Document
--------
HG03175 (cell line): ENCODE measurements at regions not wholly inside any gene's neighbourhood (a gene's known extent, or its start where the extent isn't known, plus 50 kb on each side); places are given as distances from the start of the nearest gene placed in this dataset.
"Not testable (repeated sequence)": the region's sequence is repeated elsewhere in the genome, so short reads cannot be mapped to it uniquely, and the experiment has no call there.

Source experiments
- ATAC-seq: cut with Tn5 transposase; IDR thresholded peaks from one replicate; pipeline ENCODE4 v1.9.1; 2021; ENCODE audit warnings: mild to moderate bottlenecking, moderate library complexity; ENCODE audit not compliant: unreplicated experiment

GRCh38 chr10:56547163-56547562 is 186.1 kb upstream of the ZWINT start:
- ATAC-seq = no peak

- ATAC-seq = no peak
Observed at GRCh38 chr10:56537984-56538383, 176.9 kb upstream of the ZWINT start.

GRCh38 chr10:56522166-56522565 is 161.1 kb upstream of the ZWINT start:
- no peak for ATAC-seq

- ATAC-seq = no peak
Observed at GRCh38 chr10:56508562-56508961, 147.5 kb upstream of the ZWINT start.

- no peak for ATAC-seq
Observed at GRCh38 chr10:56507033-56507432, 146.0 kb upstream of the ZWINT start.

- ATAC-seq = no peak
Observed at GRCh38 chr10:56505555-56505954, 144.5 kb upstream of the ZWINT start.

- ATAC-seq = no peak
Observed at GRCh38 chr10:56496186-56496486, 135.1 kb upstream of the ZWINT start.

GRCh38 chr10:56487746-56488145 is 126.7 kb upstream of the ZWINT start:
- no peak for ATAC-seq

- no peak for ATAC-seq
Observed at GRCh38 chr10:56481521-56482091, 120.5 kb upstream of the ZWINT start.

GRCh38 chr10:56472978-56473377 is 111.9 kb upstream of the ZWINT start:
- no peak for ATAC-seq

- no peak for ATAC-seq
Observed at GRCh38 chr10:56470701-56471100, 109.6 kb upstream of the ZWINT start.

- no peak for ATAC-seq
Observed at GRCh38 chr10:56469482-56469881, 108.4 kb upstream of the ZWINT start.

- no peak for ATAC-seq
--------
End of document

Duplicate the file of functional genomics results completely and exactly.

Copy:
HG03175 (cell line): ENCODE measurements at regions not wholly inside any gene's neighbourhood (a gene's known extent, or its start where the extent isn't known, plus 50 kb on each side); places are given as distances from the start of the nearest gene placed in this dataset.
"Not testable (repeated sequence)": the region's sequence is repeated elsewhere in the genome, so short reads cannot be mapped to it uniquely, and the experiment has no call there.

Source experiments
- ATAC-seq: cut with Tn5 transposase; IDR thresholded peaks from one replicate; pipeline ENCODE4 v1.9.1; 2021; ENCODE audit warnings: mild to moderate bottlenecking, moderate library complexity; ENCODE audit not compliant: unreplicated experiment

GRCh38 chr10:56547163-56547562 is 186.1 kb upstream of the ZWINT start:
- ATAC-seq = no peak

- ATAC-seq = no peak
Observed at GRCh38 chr10:56537984-56538383, 176.9 kb upstream of the ZWINT start.

GRCh38 chr10:56522166-56522565 is 161.1 kb upstream of the ZWINT start:
- no peak for ATAC-seq

- ATAC-seq = no peak
Observed at GRCh38 chr10:56508562-56508961, 147.5 kb upstream of the ZWINT start.

- no peak for ATAC-seq
Observed at GRCh38 chr10:56507033-56507432, 146.0 kb upstream of the ZWINT start.

- ATAC-seq = no peak
Observed at GRCh38 chr10:56505555-56505954, 144.5 kb upstream of the ZWINT start.

- ATAC-seq = no peak
Observed at GRCh38 chr10:56496186-56496486, 135.1 kb upstream of the ZWINT start.

GRCh38 chr10:56487746-56488145 is 126.7 kb upstream of the ZWINT start:
- no peak for ATAC-seq

- no peak for ATAC-seq
Observed at GRCh38 chr10:56481521-56482091, 120.5 kb upstream of the ZWINT start.

GRCh38 chr10:56472978-56473377 is 111.9 kb upstream of the ZWINT start:
- no peak for ATAC-seq

- no peak for ATAC-seq
Observed at GRCh38 chr10:56470701-56471100, 109.6 kb upstream of the ZWINT start.

- no peak for ATAC-seq
Observed at GRCh38 chr10:56469482-56469881, 108.4 kb upstream of the ZWINT start.

- no peak for ATAC-seq